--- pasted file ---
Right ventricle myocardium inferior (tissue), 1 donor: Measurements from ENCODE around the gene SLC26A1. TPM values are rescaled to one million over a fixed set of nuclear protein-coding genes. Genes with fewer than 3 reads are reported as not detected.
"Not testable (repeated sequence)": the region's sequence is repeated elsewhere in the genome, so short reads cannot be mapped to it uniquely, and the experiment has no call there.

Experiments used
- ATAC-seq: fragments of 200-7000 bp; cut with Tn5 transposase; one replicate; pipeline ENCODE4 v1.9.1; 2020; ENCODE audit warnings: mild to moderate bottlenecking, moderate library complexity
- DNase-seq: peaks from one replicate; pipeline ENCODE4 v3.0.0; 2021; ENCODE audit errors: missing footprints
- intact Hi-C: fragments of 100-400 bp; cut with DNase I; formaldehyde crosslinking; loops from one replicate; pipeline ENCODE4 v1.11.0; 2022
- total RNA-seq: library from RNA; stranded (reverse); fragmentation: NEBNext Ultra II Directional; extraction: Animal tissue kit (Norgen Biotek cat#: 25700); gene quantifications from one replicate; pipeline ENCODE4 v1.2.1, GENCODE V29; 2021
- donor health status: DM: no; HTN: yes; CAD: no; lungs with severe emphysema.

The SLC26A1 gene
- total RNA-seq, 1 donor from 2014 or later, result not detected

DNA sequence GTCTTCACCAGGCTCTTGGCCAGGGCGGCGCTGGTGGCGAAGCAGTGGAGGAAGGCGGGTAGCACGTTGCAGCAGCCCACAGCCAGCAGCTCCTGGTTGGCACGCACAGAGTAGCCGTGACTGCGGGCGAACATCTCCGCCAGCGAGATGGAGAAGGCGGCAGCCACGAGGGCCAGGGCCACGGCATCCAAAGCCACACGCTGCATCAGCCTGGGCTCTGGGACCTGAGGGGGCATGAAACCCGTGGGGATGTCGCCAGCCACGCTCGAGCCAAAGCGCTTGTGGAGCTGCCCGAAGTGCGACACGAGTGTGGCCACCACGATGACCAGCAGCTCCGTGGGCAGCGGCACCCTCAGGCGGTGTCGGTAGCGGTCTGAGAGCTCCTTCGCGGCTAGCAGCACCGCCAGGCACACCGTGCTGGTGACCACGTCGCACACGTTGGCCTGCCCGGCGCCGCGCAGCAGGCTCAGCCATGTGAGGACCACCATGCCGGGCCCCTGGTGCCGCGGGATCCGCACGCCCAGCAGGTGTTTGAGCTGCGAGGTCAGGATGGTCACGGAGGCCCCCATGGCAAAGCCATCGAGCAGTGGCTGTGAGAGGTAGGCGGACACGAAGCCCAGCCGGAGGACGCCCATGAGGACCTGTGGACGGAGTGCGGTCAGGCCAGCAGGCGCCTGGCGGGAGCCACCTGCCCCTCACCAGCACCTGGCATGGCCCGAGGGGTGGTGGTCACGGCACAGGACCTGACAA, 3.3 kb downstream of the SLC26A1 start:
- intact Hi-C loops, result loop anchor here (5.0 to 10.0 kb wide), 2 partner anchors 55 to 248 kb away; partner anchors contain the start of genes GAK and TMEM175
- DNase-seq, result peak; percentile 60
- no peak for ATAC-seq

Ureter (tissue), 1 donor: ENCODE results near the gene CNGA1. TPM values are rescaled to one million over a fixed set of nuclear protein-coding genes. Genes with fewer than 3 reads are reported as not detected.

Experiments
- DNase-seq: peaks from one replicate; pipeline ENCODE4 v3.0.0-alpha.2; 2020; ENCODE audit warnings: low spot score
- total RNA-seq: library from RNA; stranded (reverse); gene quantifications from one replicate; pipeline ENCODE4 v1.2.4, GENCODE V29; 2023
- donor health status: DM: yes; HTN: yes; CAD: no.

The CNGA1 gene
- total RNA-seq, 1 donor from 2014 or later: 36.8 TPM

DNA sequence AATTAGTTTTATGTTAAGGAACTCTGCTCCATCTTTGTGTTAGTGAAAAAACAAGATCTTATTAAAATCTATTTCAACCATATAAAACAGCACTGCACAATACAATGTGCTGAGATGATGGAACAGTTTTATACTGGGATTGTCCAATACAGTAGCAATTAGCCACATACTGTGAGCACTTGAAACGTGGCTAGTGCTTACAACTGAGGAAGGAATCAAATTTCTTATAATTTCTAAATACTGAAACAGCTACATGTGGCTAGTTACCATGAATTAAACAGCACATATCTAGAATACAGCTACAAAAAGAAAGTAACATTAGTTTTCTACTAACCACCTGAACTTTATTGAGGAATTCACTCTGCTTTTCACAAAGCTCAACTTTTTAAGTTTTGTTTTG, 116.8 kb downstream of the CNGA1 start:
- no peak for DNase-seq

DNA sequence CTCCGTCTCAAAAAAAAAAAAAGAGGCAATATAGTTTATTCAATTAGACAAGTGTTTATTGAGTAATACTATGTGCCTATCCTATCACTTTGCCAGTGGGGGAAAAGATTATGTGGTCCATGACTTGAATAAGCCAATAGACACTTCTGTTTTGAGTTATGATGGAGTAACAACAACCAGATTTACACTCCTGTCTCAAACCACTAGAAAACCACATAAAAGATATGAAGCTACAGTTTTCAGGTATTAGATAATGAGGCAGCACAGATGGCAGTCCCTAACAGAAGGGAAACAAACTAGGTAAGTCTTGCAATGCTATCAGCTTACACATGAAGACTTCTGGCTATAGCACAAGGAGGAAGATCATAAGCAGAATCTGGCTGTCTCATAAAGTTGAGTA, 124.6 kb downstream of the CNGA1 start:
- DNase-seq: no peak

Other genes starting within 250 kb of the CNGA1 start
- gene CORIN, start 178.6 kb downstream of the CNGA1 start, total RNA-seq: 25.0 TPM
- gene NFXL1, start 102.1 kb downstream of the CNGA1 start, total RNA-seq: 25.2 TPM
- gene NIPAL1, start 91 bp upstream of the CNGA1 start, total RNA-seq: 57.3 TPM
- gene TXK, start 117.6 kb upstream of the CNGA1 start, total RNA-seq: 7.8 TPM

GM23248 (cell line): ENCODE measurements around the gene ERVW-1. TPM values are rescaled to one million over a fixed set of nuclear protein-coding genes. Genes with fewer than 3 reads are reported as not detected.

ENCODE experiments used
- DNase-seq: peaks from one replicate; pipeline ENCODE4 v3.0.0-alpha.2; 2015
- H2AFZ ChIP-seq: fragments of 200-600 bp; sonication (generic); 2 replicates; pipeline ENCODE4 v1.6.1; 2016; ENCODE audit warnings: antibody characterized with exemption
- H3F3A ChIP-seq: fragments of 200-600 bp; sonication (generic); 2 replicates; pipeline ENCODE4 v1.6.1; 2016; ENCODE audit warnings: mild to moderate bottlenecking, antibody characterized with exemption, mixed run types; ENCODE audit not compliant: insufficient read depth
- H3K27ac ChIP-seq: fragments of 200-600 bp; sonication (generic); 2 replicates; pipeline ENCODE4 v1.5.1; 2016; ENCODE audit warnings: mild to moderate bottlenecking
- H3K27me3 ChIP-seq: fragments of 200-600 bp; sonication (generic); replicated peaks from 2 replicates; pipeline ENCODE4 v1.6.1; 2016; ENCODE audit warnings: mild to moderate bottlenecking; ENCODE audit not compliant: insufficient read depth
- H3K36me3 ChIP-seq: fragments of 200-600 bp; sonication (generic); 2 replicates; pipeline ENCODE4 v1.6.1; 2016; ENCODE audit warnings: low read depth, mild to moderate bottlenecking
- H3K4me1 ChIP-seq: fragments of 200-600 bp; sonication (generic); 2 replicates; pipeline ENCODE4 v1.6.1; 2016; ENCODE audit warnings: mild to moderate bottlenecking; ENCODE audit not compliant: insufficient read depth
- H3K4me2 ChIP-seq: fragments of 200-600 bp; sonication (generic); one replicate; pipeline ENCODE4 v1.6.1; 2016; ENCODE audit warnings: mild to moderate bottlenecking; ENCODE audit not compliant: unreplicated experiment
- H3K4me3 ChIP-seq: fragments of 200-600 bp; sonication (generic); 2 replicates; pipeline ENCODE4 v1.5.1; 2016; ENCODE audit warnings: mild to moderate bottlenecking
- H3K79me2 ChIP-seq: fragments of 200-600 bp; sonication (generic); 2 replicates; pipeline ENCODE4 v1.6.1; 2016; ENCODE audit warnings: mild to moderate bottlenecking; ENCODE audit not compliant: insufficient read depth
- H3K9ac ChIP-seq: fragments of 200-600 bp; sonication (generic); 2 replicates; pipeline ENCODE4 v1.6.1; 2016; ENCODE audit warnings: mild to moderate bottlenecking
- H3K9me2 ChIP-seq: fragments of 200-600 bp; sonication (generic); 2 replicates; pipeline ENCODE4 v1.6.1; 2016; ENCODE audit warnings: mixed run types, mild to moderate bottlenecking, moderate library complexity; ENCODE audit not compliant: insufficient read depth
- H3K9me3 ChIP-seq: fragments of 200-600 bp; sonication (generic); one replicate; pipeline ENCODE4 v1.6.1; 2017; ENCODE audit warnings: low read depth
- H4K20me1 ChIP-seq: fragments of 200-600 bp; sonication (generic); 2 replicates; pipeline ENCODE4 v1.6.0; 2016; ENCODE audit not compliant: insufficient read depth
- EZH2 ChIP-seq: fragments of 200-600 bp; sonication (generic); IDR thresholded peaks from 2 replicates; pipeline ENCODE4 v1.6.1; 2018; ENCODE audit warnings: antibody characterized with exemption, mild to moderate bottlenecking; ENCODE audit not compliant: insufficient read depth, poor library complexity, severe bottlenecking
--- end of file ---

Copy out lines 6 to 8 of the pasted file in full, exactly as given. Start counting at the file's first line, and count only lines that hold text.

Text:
- intact Hi-C: fragments of 100-400 bp; cut with DNase I; formaldehyde crosslinking; loops from one replicate; pipeline ENCODE4 v1.11.0; 2022
- total RNA-seq: library from RNA; stranded (reverse); fragmentation: NEBNext Ultra II Directional; extraction: Animal tissue kit (Norgen Biotek cat#: 25700); gene quantifications from one replicate; pipeline ENCODE4 v1.2.1, GENCODE V29; 2021
- donor health status: DM: no; HTN: yes; CAD: no; lungs with severe emphysema.